Current section: Moving to Vitest 3 exercises

Installing, Configuring, and Testing in Vitest


00:00 I will start from deleting the setup.ds file. This is the testing framework that we've spent time building throughout the whole workshop, and now it's gone. But don't be sad because of it. The code may be gone, but the things you've learned will stay in your mind forever. Now let's substitute it with the actual testing framework, with Vitest. To do that, I will open the terminal

00:19 and run npm install Vitest and provide a --save-dev flag to indicate that I'm using Vitest for development. So once this is done and Vitest is installed, we can take a look at our test file, and we can see that the functions like before_all, test, and expect are all thrown in error now because they're missing.

00:39 The thing is, Vitest is awesome, and it doesn't meddle with our globals without us knowing. So to expose these functions globally, this has to be an explicit choice that we make, and we will absolutely make the choice because we will be using these functions in each and every test suite without exception. To fix this, I will create a config file

00:57 called Vitest.config.ts. Inside it, I will import from the package Vitest/config function define_config and export it as default. To expose functions like test and expect and before_all globally, we have to provide the test object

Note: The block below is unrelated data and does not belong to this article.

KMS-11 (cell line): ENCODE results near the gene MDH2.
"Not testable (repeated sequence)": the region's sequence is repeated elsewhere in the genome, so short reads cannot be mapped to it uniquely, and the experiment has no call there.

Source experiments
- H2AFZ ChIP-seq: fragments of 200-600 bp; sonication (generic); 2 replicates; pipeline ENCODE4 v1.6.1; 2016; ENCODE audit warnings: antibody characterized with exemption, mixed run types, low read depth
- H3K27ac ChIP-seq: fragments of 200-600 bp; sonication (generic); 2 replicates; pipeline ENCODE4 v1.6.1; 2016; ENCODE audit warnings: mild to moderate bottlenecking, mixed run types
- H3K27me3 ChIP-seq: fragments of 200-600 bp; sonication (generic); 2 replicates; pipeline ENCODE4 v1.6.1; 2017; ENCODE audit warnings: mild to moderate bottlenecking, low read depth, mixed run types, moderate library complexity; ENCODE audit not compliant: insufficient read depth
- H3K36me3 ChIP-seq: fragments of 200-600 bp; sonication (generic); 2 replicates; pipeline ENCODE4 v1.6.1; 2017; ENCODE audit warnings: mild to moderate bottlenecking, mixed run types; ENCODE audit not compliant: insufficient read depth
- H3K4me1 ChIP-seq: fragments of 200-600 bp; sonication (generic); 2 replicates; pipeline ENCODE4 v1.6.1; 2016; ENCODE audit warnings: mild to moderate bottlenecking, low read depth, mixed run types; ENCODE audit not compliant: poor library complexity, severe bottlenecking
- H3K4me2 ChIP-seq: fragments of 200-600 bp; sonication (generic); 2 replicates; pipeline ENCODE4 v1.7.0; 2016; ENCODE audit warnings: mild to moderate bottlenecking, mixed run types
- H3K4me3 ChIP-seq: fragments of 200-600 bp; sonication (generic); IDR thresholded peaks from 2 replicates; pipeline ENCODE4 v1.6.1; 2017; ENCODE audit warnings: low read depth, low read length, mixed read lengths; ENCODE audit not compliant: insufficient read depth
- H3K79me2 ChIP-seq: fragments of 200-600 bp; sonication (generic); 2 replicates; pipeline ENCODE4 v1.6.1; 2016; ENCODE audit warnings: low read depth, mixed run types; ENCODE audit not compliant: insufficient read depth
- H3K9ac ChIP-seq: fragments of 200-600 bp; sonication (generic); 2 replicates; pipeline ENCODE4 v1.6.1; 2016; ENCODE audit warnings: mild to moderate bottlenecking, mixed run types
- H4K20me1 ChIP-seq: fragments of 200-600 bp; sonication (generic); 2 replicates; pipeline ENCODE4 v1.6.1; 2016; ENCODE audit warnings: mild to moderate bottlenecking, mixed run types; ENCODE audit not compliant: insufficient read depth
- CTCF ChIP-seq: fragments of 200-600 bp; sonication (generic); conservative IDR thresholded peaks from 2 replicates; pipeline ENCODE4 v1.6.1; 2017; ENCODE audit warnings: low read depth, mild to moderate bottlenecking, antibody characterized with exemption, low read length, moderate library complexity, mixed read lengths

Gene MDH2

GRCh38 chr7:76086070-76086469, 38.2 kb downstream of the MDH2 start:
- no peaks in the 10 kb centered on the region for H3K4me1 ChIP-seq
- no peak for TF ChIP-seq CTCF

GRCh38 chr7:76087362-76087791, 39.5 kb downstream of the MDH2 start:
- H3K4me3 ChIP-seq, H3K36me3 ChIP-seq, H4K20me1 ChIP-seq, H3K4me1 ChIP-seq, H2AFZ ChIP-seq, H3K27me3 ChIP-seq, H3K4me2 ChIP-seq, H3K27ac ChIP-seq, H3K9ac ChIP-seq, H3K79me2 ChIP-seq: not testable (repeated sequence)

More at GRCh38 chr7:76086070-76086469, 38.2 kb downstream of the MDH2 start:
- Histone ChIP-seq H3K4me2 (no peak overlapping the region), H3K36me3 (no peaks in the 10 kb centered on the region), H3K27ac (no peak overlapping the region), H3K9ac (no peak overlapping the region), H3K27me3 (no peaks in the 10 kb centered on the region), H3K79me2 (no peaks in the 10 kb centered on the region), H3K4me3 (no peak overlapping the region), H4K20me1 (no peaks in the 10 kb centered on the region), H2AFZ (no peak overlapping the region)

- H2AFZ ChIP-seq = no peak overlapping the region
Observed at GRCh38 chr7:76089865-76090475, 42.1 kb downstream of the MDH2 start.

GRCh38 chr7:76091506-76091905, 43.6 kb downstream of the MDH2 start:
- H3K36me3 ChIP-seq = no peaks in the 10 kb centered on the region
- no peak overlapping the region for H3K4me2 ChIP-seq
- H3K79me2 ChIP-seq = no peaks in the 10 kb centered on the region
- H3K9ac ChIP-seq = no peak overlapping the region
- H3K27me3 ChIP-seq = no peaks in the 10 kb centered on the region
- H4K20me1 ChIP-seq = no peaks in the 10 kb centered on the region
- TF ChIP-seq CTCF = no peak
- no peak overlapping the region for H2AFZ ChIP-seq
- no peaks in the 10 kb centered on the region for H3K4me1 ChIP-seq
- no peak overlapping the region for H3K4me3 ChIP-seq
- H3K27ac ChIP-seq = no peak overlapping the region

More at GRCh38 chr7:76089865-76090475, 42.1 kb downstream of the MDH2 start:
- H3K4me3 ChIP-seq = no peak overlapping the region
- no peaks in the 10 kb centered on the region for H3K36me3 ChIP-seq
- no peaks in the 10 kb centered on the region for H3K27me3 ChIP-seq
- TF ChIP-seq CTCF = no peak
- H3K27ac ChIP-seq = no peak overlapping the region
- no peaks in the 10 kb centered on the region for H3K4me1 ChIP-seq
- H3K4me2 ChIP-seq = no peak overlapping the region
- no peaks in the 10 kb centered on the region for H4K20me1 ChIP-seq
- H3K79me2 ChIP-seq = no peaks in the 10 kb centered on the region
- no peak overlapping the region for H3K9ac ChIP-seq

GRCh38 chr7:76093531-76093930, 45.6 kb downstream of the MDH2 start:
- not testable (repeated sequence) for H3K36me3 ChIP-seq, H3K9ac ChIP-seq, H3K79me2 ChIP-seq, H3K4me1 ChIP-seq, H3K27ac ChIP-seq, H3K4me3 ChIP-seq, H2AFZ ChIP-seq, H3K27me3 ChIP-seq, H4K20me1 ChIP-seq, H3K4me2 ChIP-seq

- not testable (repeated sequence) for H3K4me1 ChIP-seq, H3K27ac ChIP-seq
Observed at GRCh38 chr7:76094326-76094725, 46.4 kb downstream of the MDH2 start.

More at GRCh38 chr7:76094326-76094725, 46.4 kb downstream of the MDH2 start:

01:17 with globals key set to true. Once we do this, well, nothing really changed. You need to remember, just like we did in our testing framework, we've only provided the runtime part for these globals right now, but we also need the type part, for TypeScript to know about them. To fix this, we need to go to tsconfig.json

01:36 and add a new property to compiler options called types, where we will include Vitest/globals. And once we provide the types, now finally TypeScript would know where these functions are coming from. They're coming from Vitest. With these changes, let's try running our tests by using npx vitest command.

01:55 We can see our gree.test.ts suite passing and all this familiar test suites reported in this visual way. But this similarity doesn't end on this visual representation alone. In fact, everything that we wrote before, so our testing setup where we mock the dates,

02:14 our expectations, and even testing promise rejections with rejects.toThrow stays the same. And this is the beauty of fundamentals. You may change the tools, you may swap the environments, but the things you learned stay forever.